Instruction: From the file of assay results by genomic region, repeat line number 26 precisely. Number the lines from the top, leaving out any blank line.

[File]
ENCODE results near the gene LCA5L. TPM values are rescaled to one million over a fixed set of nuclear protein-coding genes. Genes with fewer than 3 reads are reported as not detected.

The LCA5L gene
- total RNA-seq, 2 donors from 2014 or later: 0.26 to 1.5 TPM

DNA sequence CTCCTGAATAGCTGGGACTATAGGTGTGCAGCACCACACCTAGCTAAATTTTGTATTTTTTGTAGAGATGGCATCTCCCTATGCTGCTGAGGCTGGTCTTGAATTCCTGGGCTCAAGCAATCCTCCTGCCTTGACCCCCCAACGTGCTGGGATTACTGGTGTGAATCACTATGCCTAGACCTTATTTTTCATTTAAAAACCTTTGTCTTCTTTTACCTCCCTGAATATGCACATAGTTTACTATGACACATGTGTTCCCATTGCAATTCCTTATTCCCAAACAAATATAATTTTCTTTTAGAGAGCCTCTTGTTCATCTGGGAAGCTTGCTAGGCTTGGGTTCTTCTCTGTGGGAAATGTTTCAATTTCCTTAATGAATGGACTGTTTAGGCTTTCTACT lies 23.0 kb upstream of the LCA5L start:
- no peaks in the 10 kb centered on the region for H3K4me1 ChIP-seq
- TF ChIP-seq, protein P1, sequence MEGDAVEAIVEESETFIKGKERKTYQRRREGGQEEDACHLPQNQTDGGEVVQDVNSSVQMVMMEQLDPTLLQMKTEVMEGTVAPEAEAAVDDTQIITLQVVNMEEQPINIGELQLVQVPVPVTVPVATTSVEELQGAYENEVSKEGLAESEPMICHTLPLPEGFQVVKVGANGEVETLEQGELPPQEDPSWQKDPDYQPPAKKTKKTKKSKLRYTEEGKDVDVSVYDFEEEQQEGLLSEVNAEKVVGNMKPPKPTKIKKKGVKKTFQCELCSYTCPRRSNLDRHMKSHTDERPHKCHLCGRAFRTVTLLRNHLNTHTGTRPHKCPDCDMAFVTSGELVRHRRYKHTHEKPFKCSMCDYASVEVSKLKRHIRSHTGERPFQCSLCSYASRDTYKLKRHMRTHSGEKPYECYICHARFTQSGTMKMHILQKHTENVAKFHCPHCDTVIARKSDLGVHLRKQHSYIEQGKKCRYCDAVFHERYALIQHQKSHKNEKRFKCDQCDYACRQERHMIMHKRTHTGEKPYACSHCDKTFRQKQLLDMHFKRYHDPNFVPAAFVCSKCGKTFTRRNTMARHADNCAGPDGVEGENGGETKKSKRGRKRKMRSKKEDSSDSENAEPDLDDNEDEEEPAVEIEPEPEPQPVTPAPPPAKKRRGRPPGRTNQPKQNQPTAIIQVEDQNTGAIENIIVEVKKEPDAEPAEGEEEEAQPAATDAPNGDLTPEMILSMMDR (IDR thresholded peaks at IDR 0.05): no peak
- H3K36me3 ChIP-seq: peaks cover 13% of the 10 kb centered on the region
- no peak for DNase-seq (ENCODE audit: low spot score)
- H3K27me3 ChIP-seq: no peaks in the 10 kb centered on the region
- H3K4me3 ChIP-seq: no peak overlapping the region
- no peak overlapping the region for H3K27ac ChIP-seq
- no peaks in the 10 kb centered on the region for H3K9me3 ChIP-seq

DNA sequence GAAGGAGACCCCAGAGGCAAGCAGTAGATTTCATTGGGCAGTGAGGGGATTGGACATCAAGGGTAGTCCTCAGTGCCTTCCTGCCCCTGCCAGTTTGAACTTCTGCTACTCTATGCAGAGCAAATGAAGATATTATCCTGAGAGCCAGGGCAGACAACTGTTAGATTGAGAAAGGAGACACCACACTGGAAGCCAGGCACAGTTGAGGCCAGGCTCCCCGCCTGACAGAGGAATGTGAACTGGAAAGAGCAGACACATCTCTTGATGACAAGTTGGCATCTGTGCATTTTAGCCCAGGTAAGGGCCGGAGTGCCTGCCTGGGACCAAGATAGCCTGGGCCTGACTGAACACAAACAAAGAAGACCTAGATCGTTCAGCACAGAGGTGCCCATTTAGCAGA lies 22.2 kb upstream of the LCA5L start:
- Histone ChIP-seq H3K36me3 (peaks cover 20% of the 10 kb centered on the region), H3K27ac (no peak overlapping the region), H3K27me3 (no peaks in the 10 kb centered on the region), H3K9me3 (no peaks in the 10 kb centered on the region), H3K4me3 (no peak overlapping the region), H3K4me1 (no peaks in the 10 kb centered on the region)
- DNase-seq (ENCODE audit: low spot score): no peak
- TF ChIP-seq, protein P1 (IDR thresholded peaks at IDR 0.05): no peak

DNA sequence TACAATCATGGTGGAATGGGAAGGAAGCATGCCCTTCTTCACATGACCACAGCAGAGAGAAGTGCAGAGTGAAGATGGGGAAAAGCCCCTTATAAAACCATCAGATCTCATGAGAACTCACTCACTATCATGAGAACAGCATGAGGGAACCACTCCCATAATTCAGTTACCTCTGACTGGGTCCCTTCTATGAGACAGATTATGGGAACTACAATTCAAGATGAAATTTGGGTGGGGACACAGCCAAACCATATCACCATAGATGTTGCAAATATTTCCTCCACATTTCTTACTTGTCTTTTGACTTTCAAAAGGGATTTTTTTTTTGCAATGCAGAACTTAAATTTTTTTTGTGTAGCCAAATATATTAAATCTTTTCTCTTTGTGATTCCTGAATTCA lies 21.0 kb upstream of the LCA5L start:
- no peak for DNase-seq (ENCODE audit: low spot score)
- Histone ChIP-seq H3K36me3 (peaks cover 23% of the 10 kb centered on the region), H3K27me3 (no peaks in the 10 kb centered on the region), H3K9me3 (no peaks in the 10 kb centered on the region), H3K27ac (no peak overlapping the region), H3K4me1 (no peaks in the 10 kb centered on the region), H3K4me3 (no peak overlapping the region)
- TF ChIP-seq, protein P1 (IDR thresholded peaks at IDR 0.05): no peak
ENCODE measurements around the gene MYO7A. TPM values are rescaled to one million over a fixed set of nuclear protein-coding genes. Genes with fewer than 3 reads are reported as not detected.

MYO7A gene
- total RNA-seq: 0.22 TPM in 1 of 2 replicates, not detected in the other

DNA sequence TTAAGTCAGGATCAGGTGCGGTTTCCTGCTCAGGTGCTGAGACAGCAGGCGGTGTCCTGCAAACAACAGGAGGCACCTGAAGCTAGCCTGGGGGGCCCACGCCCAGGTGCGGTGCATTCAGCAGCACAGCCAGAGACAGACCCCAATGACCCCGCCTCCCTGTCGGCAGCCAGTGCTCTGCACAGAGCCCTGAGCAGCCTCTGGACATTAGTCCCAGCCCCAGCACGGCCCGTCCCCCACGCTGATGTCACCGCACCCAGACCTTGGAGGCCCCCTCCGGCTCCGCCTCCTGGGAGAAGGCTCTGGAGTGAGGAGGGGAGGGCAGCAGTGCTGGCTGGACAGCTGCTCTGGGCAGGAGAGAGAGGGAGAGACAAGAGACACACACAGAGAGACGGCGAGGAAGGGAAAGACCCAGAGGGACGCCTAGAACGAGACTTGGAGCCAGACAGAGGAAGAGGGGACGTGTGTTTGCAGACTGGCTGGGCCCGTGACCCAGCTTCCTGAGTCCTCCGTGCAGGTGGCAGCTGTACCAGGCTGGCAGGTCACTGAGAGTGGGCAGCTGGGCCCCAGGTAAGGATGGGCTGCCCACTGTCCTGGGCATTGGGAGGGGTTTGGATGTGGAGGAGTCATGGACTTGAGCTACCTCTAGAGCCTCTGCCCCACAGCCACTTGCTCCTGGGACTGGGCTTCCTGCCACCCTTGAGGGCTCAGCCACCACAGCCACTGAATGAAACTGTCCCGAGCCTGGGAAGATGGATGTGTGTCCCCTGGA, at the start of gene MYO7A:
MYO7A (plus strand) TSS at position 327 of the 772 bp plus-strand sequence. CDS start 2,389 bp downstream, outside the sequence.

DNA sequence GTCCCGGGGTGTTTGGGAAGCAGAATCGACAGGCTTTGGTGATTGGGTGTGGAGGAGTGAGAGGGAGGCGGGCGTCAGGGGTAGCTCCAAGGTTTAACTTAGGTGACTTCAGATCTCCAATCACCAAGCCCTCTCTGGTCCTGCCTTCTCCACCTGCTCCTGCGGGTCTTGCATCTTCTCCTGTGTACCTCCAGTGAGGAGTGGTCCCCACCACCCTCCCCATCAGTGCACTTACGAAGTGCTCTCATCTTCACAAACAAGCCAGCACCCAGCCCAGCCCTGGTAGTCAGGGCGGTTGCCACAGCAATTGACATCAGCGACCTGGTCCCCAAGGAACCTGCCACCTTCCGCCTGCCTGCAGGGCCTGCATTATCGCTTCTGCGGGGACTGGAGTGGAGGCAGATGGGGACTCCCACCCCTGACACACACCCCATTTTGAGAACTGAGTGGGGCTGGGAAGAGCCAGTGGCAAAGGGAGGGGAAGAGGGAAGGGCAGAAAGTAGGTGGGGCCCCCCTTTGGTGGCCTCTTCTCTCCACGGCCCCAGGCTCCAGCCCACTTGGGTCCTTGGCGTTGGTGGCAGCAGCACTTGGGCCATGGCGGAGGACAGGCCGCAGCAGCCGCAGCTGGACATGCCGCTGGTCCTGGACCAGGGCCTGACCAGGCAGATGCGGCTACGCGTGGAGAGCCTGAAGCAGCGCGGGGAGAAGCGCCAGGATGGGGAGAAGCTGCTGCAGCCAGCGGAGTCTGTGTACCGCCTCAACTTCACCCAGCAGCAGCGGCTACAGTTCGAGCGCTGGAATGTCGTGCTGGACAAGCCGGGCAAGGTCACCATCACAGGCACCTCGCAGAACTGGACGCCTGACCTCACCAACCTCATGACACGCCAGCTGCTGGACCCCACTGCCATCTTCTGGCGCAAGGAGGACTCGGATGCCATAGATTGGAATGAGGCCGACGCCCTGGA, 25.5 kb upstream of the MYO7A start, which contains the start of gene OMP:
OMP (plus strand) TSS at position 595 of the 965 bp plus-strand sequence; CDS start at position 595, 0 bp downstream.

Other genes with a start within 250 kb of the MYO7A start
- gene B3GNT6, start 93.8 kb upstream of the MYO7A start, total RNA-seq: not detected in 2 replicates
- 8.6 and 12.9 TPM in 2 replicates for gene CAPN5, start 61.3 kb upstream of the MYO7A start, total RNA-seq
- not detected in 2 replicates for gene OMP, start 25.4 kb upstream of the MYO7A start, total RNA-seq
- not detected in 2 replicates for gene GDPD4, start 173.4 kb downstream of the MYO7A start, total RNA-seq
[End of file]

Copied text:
DNA sequence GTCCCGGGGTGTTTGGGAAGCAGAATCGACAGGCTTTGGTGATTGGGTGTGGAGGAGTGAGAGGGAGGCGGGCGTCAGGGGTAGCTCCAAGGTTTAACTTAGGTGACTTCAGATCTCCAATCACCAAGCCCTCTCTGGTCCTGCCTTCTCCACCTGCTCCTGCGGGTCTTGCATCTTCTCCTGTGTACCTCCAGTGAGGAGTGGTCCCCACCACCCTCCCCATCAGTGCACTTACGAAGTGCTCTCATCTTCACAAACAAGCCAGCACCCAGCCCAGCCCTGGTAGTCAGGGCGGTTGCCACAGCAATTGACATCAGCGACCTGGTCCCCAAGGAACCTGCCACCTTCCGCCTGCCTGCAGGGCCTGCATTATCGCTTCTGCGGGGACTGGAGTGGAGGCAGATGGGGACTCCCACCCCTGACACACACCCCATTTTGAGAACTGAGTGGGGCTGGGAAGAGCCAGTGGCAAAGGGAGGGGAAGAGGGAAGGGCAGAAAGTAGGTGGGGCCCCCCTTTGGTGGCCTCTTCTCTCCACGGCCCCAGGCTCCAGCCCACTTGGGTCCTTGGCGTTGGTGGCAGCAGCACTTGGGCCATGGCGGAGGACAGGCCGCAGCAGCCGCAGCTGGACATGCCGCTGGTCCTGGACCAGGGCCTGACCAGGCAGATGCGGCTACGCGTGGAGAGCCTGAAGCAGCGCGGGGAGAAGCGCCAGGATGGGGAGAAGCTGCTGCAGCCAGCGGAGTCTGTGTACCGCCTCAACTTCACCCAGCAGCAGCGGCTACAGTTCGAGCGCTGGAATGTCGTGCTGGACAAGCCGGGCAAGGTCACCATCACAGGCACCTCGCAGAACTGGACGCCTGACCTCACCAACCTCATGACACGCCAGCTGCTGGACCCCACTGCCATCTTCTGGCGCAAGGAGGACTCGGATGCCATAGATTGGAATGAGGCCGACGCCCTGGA, 25.5 kb upstream of the MYO7A start, which contains the start of gene OMP: